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Posted: Nov 20, 2013
California emissions scheme over supplied by more than expected
(Nanowerk News) On 4th November the California Air Resources Board (CARB) finally released CO2 emissions data for the entities covered by the California Emissions Trading Scheme relating to 2012. According to CARB who report emissions without any adjustments, emissions from covered entities rose by 2% between 2011 and 2012. The raw data however is misleading as it includes several aspects of double-counting. After adjusting for these our analysis shows like-for-like emissions of CO2 actually remained flat at 350.9m tons across both years.
This conclusion means that the scheme is likely to run a greater surplus over the early years than many have expected. According to BNEF calculations emissions in the California scheme will come in 7% below the expected cap in 2015 (the first year of the scheme’s broad coverage which includes fuel sales to small emitters) and will not go into deficit on an annual basis until 2020. On a cumulative basis and excluding any link to Quebec, the scheme will be “long” until 2026.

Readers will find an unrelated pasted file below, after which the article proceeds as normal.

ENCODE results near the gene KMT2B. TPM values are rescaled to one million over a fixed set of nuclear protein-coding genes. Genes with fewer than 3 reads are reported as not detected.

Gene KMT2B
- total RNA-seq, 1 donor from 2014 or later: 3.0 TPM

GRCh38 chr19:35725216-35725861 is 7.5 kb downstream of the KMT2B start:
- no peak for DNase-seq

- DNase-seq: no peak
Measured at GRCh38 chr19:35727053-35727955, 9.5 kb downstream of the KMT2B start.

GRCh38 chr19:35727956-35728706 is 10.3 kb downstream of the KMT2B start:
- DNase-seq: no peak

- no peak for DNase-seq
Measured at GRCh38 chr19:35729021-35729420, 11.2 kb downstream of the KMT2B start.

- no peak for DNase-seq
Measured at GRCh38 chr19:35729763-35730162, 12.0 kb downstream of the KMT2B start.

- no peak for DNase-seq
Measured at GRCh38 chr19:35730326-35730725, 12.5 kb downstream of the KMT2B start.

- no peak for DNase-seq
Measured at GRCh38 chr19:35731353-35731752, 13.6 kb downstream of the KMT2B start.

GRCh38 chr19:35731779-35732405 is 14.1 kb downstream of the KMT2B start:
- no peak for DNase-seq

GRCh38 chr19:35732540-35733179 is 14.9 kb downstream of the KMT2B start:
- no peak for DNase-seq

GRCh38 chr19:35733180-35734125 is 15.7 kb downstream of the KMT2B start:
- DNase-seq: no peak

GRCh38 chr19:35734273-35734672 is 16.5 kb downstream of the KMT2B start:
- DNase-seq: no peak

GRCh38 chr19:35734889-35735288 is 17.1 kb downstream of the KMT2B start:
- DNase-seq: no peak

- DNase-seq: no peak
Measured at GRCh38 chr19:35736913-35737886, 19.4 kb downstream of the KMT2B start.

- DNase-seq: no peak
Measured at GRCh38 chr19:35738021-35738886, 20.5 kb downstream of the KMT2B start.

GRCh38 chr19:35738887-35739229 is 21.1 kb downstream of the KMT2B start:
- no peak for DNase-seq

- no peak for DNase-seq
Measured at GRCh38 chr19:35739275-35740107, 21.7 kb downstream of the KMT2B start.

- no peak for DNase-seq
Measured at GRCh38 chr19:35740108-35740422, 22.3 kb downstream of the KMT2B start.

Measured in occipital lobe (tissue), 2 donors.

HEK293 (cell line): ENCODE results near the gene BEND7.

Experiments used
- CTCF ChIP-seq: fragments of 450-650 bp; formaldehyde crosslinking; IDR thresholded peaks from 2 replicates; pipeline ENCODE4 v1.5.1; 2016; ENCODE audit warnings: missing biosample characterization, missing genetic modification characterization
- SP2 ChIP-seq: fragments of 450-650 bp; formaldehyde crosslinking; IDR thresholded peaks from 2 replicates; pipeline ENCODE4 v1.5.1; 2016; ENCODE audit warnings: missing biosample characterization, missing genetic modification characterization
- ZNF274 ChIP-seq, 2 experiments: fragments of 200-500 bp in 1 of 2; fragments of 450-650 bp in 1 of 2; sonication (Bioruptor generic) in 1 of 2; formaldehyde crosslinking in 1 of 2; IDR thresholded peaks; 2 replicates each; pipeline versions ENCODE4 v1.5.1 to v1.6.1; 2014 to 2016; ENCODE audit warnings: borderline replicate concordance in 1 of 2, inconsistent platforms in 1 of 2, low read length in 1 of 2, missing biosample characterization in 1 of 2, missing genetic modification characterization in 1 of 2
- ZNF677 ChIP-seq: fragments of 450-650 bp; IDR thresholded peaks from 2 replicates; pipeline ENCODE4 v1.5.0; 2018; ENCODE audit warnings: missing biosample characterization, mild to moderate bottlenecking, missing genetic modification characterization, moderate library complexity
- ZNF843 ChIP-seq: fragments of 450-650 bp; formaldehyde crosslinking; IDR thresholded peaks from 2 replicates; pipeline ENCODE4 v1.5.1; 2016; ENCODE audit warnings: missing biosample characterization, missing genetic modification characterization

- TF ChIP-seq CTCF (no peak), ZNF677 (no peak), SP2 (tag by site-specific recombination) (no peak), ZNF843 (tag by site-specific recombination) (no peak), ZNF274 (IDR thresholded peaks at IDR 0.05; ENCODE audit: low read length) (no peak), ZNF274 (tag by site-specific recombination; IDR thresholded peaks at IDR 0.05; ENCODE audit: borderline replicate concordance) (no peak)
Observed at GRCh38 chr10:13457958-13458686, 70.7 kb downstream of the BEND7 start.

Double-counting in the raw data arises because of the way in which emissions are reported for natural gas suppliers and gas burned in power generation. BNEF’s calculations separate the emissions to allocate them directly to each covered entity accounting for each unit of emission only once.
“Flat or falling emissions shows that the Californian carbon market will remain in a state of substantial oversupply throughout the decade,” said William Nelson, Senior Analyst at Bloomberg New Energy Finance. “A link with Quebec will help the situation as the Quebec scheme will be in deficit much earlier, but its smaller size means the California scheme will still be in surplus for many years.”
Although emissions have remained broadly constant from 2011 to 2012 those at a sector level have changed considerably. According to BNEF analysis of the data released, emissions from the power sector increased by 35% between 2011 and 2012 – mostly as a result of the need to cover the loss of the San Onofre Nuclear Generating Station (SONGS) with gas fired generation. This was offset by lower emissions from transport fuels which declined by 4.1% and emissions from power imported into the State which fell by 9%. Imported power had lower emissions due to greater imports of power from gas fired generating stations and reduced imports from the six coal-fired facilities supplying California with electricity in neighboring states.